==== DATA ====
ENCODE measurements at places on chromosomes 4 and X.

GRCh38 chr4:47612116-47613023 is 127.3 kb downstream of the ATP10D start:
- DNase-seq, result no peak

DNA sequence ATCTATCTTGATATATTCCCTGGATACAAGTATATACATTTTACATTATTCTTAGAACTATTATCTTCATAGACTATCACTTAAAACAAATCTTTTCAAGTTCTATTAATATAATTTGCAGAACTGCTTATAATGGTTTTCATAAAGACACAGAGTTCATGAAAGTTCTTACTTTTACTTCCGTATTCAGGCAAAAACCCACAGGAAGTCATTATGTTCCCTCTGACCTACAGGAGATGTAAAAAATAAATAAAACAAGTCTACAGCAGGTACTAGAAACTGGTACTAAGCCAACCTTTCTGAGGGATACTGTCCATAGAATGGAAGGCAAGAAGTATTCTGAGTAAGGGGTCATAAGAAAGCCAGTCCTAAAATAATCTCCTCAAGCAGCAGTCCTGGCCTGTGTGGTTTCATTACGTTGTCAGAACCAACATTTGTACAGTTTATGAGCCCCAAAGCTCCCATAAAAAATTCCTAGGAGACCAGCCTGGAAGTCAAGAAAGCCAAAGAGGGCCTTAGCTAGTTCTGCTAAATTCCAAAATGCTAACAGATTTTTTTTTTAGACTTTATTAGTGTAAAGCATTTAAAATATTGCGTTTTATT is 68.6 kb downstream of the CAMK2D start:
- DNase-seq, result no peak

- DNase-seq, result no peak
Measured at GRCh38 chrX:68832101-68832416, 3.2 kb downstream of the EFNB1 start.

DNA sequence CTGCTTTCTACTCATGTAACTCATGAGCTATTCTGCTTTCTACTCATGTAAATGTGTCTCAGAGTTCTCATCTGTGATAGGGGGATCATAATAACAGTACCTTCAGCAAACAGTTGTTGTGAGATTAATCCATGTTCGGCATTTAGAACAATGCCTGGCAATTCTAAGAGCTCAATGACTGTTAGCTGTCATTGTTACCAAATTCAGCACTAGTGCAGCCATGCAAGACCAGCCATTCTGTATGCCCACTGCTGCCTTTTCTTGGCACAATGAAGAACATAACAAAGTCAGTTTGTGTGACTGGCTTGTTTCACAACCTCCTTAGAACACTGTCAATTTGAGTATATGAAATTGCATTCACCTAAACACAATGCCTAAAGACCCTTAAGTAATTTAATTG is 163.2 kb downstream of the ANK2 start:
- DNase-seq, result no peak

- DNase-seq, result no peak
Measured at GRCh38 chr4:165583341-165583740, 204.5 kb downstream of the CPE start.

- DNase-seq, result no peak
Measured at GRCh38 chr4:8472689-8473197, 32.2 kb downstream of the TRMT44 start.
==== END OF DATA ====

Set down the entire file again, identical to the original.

ENCODE measurements at places on chromosomes 4 and X.

GRCh38 chr4:47612116-47613023 is 127.3 kb downstream of the ATP10D start:
- DNase-seq, result no peak

DNA sequence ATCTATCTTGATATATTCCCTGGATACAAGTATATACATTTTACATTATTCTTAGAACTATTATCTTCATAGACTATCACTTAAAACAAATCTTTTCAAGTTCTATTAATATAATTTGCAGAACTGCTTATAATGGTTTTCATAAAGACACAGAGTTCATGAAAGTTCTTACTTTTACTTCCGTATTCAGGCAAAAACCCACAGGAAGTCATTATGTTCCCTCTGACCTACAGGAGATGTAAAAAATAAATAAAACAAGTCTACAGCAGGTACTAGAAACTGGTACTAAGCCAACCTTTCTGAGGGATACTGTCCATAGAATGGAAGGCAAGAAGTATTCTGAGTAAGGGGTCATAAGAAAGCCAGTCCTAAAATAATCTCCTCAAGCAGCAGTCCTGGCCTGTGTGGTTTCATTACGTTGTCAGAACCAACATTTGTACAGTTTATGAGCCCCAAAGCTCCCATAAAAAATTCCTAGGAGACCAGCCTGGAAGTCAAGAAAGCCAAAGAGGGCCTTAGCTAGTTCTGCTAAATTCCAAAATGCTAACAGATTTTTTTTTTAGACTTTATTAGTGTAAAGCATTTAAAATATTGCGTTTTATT is 68.6 kb downstream of the CAMK2D start:
- DNase-seq, result no peak

- DNase-seq, result no peak
Measured at GRCh38 chrX:68832101-68832416, 3.2 kb downstream of the EFNB1 start.

DNA sequence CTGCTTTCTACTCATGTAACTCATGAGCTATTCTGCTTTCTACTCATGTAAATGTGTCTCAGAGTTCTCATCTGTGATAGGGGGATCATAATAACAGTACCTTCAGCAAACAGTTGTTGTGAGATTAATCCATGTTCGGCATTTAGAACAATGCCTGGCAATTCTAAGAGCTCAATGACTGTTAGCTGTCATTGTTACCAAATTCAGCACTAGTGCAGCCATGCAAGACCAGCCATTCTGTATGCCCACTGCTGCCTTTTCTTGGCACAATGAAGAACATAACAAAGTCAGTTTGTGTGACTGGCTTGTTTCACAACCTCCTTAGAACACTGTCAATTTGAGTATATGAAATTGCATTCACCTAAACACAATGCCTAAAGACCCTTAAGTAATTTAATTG is 163.2 kb downstream of the ANK2 start:
- DNase-seq, result no peak

- DNase-seq, result no peak
Measured at GRCh38 chr4:165583341-165583740, 204.5 kb downstream of the CPE start.

- DNase-seq, result no peak
Measured at GRCh38 chr4:8472689-8473197, 32.2 kb downstream of the TRMT44 start.